Janet Yellen, the Treasury Secretary of the United States, visited Gorree Island in Senegal on Saturday, where she condemned the “unspeakable cruelty” of the transatlantic slave trade.
After exploring the island, Yellen commented, “Ultimately, Goree Island reminds us that the histories of Africa and America are intimately connected. We know that the tragedy did not stop with the generation of humans taken from here.”
On the first day of her 10-day tour to Africa, Yellen visited a business incubator in Dakar, Senegal, financed by the United States.
The businesswomen at the meeting enthusiastically applauded Yellen for her historic appointment as the first female U.S. Treasury Secretary.
The visit was followed by a speech by Yellen, in which she reiterated the United States’ commitment to increasing trade and investment in Africa.
“The United States is all in on Africa, and all in with Africa,” she said. “And our engagement is not transactional. It’s not for show. And it’s not for the short term.”
Aside from the ministries of finance and economy, Yellen will meet with Senegalese President and African Union head Macky Sall during her time there.
During her speech, Yellen will focus on anti-corruption initiatives, democracy building, pandemic preparedness, and infrastructure projects. She will also talk about the food security aid the United States has provided to mitigate the effects of Russia’s war in Ukraine.
“Russia’s war and weaponisation of food has exacerbated food insecurity and caused untold suffering,” Yellen stated. “And with global economic headwinds caused by the actions of a single man, [Russian] President [Vladimir] Putin is creating an unnecessary drag on Africa’s economy.”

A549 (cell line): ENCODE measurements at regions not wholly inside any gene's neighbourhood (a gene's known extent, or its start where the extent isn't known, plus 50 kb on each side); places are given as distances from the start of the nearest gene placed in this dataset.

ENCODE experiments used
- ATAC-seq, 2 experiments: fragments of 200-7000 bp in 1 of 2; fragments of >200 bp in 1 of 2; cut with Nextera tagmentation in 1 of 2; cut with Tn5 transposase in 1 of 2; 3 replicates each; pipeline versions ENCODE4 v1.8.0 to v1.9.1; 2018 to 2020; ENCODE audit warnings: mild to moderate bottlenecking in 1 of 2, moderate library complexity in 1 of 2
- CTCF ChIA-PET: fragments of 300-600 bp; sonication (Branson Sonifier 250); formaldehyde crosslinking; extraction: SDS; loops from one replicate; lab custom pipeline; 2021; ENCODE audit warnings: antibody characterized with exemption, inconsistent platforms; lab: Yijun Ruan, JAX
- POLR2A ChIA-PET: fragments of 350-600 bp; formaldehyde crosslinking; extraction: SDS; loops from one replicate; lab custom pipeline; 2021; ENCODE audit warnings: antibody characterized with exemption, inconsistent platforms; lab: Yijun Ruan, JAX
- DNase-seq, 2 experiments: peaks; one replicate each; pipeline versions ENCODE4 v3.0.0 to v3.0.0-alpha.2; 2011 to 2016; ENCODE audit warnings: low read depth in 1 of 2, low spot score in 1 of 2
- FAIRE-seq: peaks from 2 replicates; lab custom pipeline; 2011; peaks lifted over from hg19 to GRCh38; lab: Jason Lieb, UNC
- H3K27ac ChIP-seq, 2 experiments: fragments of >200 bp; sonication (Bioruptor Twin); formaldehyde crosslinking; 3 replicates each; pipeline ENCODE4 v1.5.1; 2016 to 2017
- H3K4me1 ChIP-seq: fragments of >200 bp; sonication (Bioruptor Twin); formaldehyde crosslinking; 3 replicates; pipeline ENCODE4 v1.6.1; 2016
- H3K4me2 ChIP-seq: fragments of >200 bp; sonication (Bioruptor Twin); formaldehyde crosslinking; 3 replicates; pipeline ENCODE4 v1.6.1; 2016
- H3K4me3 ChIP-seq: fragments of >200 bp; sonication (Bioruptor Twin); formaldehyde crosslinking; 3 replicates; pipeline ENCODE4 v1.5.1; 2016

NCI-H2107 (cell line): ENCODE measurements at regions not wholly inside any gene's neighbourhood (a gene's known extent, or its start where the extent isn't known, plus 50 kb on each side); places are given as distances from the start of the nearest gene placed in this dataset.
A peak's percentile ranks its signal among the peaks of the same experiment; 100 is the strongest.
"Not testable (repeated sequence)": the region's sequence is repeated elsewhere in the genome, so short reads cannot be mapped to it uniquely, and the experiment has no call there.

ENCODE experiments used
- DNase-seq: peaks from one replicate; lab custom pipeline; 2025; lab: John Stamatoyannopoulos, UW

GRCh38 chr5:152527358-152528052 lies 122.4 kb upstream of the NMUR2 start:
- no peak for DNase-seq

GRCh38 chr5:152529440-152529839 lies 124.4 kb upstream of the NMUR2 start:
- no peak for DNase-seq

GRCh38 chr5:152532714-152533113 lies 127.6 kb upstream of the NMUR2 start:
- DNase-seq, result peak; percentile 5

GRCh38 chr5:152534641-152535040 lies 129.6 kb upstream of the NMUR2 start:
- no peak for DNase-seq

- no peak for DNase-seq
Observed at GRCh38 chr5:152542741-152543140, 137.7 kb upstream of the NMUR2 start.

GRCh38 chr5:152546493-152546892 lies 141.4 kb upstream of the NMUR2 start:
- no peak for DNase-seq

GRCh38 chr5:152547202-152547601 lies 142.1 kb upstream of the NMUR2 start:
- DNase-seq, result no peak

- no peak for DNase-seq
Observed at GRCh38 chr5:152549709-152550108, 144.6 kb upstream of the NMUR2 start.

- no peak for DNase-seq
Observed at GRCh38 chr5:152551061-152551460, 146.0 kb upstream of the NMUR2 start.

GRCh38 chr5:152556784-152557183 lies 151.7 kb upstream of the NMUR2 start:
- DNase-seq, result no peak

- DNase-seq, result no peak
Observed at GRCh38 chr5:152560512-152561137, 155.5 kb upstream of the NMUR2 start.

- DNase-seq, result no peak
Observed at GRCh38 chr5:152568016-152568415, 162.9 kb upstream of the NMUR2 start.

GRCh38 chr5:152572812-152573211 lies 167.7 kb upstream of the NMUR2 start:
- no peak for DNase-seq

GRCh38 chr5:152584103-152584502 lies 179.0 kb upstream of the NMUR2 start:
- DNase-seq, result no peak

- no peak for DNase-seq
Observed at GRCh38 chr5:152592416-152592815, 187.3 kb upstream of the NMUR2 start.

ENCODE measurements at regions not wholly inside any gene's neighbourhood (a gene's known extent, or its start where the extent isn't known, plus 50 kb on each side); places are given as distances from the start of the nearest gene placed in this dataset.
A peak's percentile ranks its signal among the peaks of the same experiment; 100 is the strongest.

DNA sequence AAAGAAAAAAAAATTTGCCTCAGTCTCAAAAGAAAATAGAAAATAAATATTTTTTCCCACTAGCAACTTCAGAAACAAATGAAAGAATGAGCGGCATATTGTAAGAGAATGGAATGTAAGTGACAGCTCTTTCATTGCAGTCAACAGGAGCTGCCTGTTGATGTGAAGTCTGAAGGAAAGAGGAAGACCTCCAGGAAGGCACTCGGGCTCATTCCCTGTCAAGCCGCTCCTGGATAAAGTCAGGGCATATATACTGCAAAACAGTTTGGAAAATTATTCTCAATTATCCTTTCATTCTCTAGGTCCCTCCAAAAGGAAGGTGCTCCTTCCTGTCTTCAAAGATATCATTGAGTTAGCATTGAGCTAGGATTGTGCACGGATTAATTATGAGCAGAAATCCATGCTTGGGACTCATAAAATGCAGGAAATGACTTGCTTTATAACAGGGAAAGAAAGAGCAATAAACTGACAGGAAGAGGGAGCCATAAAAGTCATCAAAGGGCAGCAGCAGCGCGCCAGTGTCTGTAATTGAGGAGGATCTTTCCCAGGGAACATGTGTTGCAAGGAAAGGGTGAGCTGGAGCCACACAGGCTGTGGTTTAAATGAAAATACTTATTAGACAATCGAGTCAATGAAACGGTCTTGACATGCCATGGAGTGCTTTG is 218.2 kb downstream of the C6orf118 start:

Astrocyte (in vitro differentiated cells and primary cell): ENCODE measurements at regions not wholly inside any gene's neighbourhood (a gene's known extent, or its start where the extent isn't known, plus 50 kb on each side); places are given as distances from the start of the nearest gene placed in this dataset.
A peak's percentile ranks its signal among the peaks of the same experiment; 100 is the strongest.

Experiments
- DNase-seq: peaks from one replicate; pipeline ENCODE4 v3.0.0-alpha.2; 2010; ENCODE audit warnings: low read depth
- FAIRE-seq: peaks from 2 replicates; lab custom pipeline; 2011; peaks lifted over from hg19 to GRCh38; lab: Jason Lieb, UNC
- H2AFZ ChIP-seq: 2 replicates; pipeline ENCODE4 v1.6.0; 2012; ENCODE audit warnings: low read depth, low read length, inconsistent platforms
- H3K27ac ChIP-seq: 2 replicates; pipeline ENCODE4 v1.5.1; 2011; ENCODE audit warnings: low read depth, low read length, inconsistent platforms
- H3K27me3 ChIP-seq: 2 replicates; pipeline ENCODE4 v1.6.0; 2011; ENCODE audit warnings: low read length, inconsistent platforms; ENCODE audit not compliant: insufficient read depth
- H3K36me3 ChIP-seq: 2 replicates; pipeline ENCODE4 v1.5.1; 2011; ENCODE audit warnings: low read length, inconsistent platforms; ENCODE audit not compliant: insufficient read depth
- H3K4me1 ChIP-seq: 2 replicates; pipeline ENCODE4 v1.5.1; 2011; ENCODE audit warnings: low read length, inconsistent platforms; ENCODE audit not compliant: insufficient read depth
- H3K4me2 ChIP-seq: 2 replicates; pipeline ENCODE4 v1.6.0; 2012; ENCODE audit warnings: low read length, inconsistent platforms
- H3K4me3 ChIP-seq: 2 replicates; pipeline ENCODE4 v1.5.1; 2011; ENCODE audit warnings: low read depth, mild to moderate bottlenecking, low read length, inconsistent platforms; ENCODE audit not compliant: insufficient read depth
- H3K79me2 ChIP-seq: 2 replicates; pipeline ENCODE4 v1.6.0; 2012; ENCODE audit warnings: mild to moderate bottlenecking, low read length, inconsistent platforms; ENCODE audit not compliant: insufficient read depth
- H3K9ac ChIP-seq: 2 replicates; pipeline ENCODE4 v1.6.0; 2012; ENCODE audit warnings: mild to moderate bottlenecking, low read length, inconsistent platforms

Yellen added that 17 of the world’s most vulnerable countries to climate change are located on the African continent.
She underlined U.S. President Joe Biden’s decision to invest over $1 billion to support African-led climate resilience efforts. She revealed U.S. plans to increase cooperation with Africa on conservation, climate change, and access to renewable energy.
The largest wind farm in West Africa was built outside Dakar, and Yellen made sure to give the United States some credit for it.
She plans to go to the groundbreaking ceremony for a rural electrification project funded by the United States and conducted by an American engineering firm this Saturday.
After Vice President Joe Biden pledged $55 billion in economic, health, and security aid to Africa during the U.S.-Africa Leaders Summit last month, Yellen’s visit follows closely.
Secretary of State Antony Blinken and Special Climate Envoy John Kerry are just two of the many Biden administration officials who have visited Africa.
Vice President Kamala Harris will join Biden and his first wife, Jill Biden, on their trip.
The Trump administration put less emphasis on promoting U.S. interests in Africa. Meanwhile, paramilitary groups supported by Russia spread across Africa even as Beijing invested billions in infrastructure projects and became Africa’s largest commercial partner.
The African mineral deposits are some of the world’s most significant, making the continent an essential part of the Biden administration’s strategy to advance sustainable energy.
Professor of international studies at Indiana University Bloomington Sarah Danzman summed up Yellen’s trip to Africa.
“The U.S. wants to emphasise that U.S. investment is a better and more reliable way to deliver widely shared growth and prosperity across the continent,” she said, “precisely because it is transparent, aligned with values of democracy and human rights, and also tied to governance reforms to reduce corruption.”
She said this stands in stark contrast to the Chinese investment model, which has emphasised speedy building and resource extraction at the expense of acceptable governance standards.
Yellen will continue her travel through Zambia and South Africa after her time in Senegal.